I respect the UnCarrier and its maverick CEO, John Legere. While I recognize most of the “disruptive” changes introduced by T-Mobile as little more than marketing gimmicks, they’re effective marketing gimmicks.
When T-Mobile announced Binge On, I initially thought it was the most clever marketing gimmick yet. Unlimited data–in and of itself–is a marketing gimmick for most users, but T-Mobile took an innovative approach to unlimited data. It repackaged it as Binge On–a specific service designed to meet a specific need for customers.
It was brilliant…right up to the part where I learned that T-Mobile is providing preferential treatment for Binge On content while throttling streaming content from other providers that aren’t part of the service. That’s where it went from being an “innovative disruption” to a violation of net neutrality.
It was a difficult struggle for the FCC to finally get a net neutrality framework in place that can withstand legal scrutiny. Unfortunately, implementing net neutrality and enforcing net neutrality seem to be two different things. The FCC’s approval—tacit or otherwise—of T-Mobile’s Binge On service indicates that net neutrality is all but meaningless in the real world, and adding YouTube as the latest trophy for T-Mobile might be a nail in the coffin of what net neutrality is supposed to be.
T-Mobile announced this week that it has reached an agreement with Google to add YouTube and Google Play to its Binge On service. For those of you who don’t know, Binge On is a service T-Mobile introduced that allows customers to view unlimited amounts of streaming content from participating providers without having it count against the data cap on their mobile plan.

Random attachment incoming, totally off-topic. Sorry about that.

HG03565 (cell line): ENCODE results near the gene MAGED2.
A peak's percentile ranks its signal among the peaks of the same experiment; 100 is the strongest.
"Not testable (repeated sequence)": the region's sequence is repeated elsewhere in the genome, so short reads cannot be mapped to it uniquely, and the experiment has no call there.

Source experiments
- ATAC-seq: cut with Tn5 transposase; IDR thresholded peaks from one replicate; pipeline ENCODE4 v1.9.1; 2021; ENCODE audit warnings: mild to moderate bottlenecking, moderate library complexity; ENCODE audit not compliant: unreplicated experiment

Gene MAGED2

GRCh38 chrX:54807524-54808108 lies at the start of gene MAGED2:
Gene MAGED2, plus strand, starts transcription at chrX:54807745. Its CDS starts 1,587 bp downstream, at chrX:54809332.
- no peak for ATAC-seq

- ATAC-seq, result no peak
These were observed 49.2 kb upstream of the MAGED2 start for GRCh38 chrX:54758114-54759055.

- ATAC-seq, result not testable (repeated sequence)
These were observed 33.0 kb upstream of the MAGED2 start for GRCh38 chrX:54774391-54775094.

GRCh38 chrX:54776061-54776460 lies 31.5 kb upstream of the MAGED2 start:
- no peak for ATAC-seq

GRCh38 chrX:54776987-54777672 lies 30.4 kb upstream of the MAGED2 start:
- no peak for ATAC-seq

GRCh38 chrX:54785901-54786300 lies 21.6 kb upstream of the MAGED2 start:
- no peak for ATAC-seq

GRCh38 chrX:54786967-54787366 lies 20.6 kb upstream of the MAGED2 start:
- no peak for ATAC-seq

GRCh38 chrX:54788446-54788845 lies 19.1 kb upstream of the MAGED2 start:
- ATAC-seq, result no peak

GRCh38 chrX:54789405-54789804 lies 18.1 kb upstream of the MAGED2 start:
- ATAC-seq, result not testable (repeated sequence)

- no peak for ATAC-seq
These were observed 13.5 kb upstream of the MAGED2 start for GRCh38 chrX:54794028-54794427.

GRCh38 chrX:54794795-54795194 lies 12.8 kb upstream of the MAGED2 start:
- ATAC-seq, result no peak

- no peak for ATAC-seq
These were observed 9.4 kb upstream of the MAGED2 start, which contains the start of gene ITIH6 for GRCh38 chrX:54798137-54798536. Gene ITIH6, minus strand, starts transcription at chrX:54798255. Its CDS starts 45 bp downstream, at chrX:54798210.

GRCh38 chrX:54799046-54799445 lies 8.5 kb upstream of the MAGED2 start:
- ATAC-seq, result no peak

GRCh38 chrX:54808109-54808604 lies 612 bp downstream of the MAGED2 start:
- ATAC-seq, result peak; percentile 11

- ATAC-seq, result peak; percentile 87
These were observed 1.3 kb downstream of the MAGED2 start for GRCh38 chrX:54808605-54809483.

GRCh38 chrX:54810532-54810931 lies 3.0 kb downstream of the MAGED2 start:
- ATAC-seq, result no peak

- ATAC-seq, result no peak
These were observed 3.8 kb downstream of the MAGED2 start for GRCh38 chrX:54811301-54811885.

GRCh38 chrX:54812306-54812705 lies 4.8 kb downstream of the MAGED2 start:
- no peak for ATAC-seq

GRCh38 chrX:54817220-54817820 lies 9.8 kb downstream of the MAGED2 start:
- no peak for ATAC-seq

Household names like Netflix and Hulu were already part of the Binge On service, but YouTube was conspicuously absent. Now that YouTube is on the Binge On bandwagon, it’s essentially like providing unlimited streaming content for T-Mobile customers.
When it was first introduced I thought it sounded like a brilliant idea—a clever service from a maverick mobile provider that has tagged itself the “UnCarrier”. At face value it really just seemed like a marketing gimmick—a fresh perspective on how to package “unlimited data” in a way that resonates with customers. I can respect that. Kudos to T-Mobile.
Except, it turned out that isn’t really all there is to Binge On. I wrote about the shady process behind Binge On back in January:
“According to Wired, a T-Mobile spokesperson confirmed that customers who have the Binge On service activated will experience degraded download speeds when streaming content from services that are not part of Binge On. The article also claims that T-Mobile confirmed, “They’ll also experience slower speeds when trying to download video files for offline use from websites that do not participate in Binge On, at least until the customer deactivates the service.”
T-Mobile CEO John Legere posted a video rant claiming that the accusations that Binge On infringes on net neutrality were based on semantics. The reality, though, is that Legere’s defense of Binge On—and the definition of net neutrality he crafted to support that defense—is where the semantics come in. Legere maintains that Binge On doesn’t violate net neutrality—even though it provides preferential treatment for some content while throttling content that isn’t part of the service—because customers have the ability to turn Binge On off and revert to standard streaming where all content is equal.
Read the full story on Forbes: T-Mobile Deal With YouTube Might Mean The End Of Net Neutrality.
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